The statue is of Laurens Coster; everyone else thinks Gutenberg invented the printing press, but Haarlem reckons that Coster got in before him, and here he holds aloft a letter on a stamp. The truth usually turns out to be that Chinese were doing it centuries before the West. Either way, it’s an enchanting square like those in the best towns of Flanders, and the snack van does herring rolls, which beat hot dogs and burgers every time.

Around the centre of Haarlem, very old buildings and modernist ones coexist. In places like Bruges, you get the impression that half the houses are new but have been designed so as to fit in with the medieval look. Haarlem, for the beauty it contains, is far less precious about this.

Again a lot of the houses had cute pictorial plaques; some seemingly as old as the houses, and some modern additions in the old style. I prefer them to London’s space invaders.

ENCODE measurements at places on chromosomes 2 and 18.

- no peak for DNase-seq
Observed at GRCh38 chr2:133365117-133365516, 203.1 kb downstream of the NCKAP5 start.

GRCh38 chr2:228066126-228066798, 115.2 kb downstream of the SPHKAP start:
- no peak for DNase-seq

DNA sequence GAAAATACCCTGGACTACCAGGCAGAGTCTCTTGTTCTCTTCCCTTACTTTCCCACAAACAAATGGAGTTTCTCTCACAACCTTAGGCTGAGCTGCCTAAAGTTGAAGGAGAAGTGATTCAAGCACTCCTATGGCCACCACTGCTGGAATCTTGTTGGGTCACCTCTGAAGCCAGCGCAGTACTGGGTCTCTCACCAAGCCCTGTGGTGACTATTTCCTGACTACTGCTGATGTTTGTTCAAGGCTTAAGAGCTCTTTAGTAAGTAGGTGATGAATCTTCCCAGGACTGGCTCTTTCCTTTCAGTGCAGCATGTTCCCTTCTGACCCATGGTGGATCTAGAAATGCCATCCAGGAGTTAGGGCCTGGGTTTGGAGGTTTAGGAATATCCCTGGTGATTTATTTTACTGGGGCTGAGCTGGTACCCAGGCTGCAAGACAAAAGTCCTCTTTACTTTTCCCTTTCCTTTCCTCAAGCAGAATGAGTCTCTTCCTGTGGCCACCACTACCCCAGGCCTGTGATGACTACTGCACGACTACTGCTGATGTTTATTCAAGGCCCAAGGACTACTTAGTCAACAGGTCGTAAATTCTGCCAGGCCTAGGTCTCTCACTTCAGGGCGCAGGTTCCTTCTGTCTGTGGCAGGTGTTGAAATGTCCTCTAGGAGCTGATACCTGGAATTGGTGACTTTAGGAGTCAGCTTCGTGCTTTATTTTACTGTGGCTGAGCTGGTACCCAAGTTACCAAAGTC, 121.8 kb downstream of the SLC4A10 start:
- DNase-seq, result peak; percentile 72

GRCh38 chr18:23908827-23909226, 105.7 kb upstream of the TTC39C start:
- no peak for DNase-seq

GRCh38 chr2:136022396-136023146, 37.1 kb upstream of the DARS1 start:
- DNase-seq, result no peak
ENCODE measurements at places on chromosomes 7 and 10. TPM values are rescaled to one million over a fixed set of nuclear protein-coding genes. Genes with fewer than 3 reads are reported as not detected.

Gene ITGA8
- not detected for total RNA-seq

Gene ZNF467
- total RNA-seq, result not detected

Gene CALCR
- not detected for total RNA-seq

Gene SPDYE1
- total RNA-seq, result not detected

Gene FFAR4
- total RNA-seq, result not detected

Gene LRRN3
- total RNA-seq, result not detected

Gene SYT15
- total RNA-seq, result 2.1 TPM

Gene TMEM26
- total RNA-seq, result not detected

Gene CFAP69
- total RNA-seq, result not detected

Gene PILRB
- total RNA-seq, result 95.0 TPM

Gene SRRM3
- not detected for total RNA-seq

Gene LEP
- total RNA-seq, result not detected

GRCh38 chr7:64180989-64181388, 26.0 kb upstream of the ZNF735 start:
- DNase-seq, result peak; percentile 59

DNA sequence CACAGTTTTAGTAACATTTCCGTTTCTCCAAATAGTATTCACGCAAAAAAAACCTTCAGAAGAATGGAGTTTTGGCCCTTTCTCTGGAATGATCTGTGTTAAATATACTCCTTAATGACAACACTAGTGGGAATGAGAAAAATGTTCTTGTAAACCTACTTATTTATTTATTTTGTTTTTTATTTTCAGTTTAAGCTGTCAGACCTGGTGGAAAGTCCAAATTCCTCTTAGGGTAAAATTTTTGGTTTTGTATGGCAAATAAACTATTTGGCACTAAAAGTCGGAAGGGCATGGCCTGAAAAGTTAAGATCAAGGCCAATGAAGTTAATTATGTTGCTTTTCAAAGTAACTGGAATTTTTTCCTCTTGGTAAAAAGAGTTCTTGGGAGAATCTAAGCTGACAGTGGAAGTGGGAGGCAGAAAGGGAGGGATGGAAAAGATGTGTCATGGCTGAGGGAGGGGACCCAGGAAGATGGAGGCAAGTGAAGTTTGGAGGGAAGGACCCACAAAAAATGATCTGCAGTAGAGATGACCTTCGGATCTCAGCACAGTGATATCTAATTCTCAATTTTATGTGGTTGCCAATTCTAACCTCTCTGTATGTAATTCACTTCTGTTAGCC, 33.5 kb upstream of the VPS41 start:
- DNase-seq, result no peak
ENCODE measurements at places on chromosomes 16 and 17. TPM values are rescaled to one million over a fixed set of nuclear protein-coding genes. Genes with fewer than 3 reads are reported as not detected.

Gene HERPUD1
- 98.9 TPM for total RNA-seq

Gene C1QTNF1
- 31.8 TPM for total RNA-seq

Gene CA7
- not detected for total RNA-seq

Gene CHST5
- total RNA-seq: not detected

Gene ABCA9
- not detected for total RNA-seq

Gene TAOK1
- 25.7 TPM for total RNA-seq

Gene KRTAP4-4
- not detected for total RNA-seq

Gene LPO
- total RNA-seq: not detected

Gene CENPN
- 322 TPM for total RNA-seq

Of the museums on offer we chose the Frans Hals, in the almshouses where the great portrait painter lived out his old age. It’s quite expensive, and according to the prices quoted in my guide books it seems to go up a few Euros each year, but it is extremely well done. There’s a wide collection of Golden Age masters hung in beautiful rooms like the leather-panelled one below, antique items like a huge dolls’ house, a separate room for Hals’ great corporate group portraits, and voluminous flower arrangements to go with the information -and satirical paintings- about the great Dutch tulip bubble, when the price of a single bulb rose to the same as twelve hectares of land then just as quickly collapsed, ruining many a speculator. I don’t feel able to judge as I’m sure our grandchildren will react with disbelief to stories about London property in the 2010s. Today I walked past a cheapo estate agent on a St Pancras estate advertising a flat for £26,000 a month.